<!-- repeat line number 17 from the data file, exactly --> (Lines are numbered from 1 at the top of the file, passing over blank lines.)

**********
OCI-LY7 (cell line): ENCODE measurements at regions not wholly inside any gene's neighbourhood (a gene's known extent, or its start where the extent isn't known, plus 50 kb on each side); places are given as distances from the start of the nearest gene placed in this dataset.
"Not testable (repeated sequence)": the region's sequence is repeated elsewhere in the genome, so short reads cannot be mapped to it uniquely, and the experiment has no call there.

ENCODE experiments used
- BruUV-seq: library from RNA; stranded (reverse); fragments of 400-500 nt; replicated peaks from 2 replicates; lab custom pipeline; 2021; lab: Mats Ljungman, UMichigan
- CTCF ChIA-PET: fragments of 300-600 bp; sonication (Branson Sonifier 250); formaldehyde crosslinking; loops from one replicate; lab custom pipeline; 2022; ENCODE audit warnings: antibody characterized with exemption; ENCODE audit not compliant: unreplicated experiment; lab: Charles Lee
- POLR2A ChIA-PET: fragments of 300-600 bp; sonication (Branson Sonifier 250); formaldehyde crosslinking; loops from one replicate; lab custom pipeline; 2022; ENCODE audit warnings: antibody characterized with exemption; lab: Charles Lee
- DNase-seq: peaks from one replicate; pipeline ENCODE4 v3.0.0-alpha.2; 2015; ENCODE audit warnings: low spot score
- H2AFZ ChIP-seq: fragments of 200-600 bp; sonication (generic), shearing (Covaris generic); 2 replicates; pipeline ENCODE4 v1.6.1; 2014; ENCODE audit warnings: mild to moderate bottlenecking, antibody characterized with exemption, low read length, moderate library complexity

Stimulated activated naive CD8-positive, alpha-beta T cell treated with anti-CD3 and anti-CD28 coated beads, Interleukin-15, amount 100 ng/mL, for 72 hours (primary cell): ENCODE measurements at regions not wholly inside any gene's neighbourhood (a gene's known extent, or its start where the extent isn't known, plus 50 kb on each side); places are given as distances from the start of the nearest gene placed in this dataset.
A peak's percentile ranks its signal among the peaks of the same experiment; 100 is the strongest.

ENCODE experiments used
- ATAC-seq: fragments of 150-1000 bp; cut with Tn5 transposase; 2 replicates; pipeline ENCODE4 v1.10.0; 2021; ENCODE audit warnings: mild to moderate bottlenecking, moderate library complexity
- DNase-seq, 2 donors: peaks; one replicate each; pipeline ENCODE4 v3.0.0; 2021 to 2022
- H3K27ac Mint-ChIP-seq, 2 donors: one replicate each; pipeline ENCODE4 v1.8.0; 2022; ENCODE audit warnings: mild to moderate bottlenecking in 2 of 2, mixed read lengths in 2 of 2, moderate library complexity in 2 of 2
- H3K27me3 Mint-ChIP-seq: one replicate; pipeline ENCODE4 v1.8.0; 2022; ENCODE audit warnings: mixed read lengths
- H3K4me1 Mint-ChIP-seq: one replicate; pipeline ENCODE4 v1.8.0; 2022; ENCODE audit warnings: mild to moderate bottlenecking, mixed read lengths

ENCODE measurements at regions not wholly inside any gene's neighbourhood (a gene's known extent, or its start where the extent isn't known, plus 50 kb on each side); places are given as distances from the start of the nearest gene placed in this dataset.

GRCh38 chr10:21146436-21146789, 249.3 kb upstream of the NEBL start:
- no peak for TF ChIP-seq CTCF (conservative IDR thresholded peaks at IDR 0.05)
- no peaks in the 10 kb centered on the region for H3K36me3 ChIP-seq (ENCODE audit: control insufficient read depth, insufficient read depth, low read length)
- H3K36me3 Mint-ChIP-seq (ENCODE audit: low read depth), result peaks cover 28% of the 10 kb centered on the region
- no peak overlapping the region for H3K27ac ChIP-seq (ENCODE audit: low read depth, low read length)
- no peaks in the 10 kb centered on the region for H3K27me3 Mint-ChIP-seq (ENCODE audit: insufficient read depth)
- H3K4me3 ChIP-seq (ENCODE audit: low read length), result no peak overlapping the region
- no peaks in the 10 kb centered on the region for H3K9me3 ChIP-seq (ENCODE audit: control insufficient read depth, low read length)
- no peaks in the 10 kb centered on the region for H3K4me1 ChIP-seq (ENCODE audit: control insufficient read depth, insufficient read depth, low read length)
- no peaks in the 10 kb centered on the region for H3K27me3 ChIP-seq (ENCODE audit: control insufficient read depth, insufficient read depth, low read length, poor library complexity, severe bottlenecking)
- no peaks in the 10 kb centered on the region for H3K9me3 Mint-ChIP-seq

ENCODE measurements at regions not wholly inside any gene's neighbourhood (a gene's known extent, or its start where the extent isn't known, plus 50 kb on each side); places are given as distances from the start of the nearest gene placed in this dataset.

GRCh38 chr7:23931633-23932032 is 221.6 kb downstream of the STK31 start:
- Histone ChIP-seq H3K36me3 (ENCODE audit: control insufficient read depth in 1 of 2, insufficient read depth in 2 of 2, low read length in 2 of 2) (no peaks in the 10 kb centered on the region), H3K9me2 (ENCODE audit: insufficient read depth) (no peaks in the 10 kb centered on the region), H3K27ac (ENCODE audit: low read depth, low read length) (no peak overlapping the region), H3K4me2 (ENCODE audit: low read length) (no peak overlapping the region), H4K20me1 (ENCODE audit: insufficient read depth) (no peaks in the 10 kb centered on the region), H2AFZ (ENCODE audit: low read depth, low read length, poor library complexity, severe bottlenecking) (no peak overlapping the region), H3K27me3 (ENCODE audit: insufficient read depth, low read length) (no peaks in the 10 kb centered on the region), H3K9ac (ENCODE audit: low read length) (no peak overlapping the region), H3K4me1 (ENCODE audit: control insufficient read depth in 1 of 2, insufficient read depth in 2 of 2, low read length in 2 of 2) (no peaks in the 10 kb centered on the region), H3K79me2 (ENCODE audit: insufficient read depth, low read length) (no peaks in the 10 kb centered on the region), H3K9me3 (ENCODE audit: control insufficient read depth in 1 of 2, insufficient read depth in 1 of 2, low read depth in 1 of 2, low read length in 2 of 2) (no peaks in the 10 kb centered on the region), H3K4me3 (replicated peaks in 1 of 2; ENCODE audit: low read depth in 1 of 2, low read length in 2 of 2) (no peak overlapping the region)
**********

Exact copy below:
ENCODE measurements at regions not wholly inside any gene's neighbourhood (a gene's known extent, or its start where the extent isn't known, plus 50 kb on each side); places are given as distances from the start of the nearest gene placed in this dataset.